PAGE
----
Cummings, a Republican, is also the Indiana representative for the National District Attorneys Association Board of Directors. He said Mears’ approach “undermines the citizens’ confidence in (the) judicial system.”
“(AIPA) will support some legislation that doesn’t compromise the discretion of individual prosecutors,” Cummings said. “I think any prosecutor could do what Mr. Mears has done — it just shouldn’t be done by saying, in a public announcement, ‘I’m not doing this, I’m not going to follow the law, I’m not going to honor my oath. I’m not prosecuting this area of crime.’ That’s just not an effective or responsible way for any prosecutor to proceed, in my opinion.”
What are the options?
Among the task force’s assignments were a study of the circumstances in which a county prosecutor makes a blanket refusal to prosecute violations of a specific statute or constitutional provision and a look at appropriate methods of enforcing the statute or constitutional provision, including through the attorney general or a special prosecutor.
The idea of giving the attorney general and/or governor authority to intervene in those situations fell flat for most of those in attendance, but Freeman suggested he wasn’t opposed to the idea.
“Maybe we look at Florida and you do the Florida model, right? … When somebody’s not doing their job, you give the governor or somebody else the ability to go pull the person,” Freeman said during the meeting. He specifically referenced Florida GOP Gov. Ron DeSantis, who is currently in a court battle with Hillsbourgh County Prosecutor Andrew Warren, whom DeSantis suspended after the prosecutor signed a pledge to not enforce the state’s new abortion law, according to Politico.
Sen. Sue Glick, R-LaGrange, a former prosecutor herself, opposed the idea of giving the attorney general authority to step in, suggesting the AG’s office is more part of the executive than the judicial branch, but said blanket refusals to prosecute are an “increasing problem” across the country. She said a special prosecutorial system could prove a better, more local option.
“There is some perception aimed at one or two prosecutors across the state, but I think it’s a national concern and that’s what drove the bill in the first place,” Glick said.
None of the individuals Indiana Lawyer interviewed for this story named another prosecutor other than Mears who is “blanketly” refusing to prosecute certain crimes. Even so, when introducing “noncompliant prosecutor” bills in previous years, Sen. Young has insisted the legislation was in the works before Mears took office.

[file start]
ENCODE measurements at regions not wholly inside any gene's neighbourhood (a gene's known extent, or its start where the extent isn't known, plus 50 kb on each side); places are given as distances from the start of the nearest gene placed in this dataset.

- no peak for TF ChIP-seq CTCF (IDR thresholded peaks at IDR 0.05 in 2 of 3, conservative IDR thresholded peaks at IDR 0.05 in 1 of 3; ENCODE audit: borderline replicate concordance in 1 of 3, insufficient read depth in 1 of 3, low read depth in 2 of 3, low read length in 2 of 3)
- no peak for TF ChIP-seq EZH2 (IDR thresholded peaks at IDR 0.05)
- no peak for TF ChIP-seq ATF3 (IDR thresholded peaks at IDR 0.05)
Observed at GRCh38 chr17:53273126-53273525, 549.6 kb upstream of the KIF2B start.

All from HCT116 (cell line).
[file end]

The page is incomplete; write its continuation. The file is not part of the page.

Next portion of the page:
Both Bernice Corley of the Indiana Public Defender Council and Chris Naylor of the Indiana Prosecuting Attorneys Council told legislators they opposed giving the attorney general authority to intervene in a “noncompliant prosecutor” situation.
At the meeting, Corley said the attorney general taking control was the “least preferred” method, while Naylor said if he were “forced to choose” between the options currently being considered, he would prefer a special prosecutor — although he wasn’t entirely comfortable with that, either.
Rather than challenge prosecutorial discretion, Corley said it would be more worthwhile to take a bigger-picture look at how prosecutors work in Indiana.
“There are challenges with how we prosecute cases in Indiana,” Corley told IL. “We believe that prosecutors should have the discretion that they have and the flexibility that they have — that’s important for their role and they’re supposed to have it. What would be helpful, if we truly want to improve our criminal legal system, is understanding how that discretion is used — the decision to charge, to charge with what?
“Having transparency, I think, would be really helpful to understand, from judicial circuits from one county to another, is there bias?” Corley continued. “And how are charges levied? … Is diversion only available for people who can pay the diversion fee? Are we making diversion available to the truly indigent who can’t afford it?
“There’s room for improvement, and that improvement is understanding how the discretion is used and gathering data and then looking at that data,” she said. “… It makes for more informed citizenry and makes them more informed at the General Assembly. And I think we can have better outcomes that way.”
While the Indiana House hasn’t pushed for a noncompliant prosecutor bill, task force co-chair Rep. Chris Jeter, R-Fishers said there is more interest in the matter now.•